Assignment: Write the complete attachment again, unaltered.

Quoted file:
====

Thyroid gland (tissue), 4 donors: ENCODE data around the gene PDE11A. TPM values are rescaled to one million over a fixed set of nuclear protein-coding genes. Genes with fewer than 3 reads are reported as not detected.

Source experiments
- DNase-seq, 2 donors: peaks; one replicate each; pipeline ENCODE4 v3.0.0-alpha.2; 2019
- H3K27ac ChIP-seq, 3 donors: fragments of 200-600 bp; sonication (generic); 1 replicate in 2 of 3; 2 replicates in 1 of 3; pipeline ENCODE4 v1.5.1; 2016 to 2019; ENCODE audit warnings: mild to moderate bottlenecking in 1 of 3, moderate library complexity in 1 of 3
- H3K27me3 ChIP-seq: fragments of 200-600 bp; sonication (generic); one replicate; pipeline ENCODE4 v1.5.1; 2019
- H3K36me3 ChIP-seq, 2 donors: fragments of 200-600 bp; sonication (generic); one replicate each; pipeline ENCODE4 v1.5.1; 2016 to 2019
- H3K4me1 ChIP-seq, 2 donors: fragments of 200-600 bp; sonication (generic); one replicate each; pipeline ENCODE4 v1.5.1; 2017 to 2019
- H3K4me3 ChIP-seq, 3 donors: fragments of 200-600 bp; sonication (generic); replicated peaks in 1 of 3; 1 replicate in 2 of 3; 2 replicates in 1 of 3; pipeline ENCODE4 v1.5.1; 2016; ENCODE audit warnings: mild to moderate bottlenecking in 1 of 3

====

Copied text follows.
Thyroid gland (tissue), 4 donors: ENCODE data around the gene PDE11A. TPM values are rescaled to one million over a fixed set of nuclear protein-coding genes. Genes with fewer than 3 reads are reported as not detected.

Source experiments
- DNase-seq, 2 donors: peaks; one replicate each; pipeline ENCODE4 v3.0.0-alpha.2; 2019
- H3K27ac ChIP-seq, 3 donors: fragments of 200-600 bp; sonication (generic); 1 replicate in 2 of 3; 2 replicates in 1 of 3; pipeline ENCODE4 v1.5.1; 2016 to 2019; ENCODE audit warnings: mild to moderate bottlenecking in 1 of 3, moderate library complexity in 1 of 3
- H3K27me3 ChIP-seq: fragments of 200-600 bp; sonication (generic); one replicate; pipeline ENCODE4 v1.5.1; 2019
- H3K36me3 ChIP-seq, 2 donors: fragments of 200-600 bp; sonication (generic); one replicate each; pipeline ENCODE4 v1.5.1; 2016 to 2019
- H3K4me1 ChIP-seq, 2 donors: fragments of 200-600 bp; sonication (generic); one replicate each; pipeline ENCODE4 v1.5.1; 2017 to 2019
- H3K4me3 ChIP-seq, 3 donors: fragments of 200-600 bp; sonication (generic); replicated peaks in 1 of 3; 1 replicate in 2 of 3; 2 replicates in 1 of 3; pipeline ENCODE4 v1.5.1; 2016; ENCODE audit warnings: mild to moderate bottlenecking in 1 of 3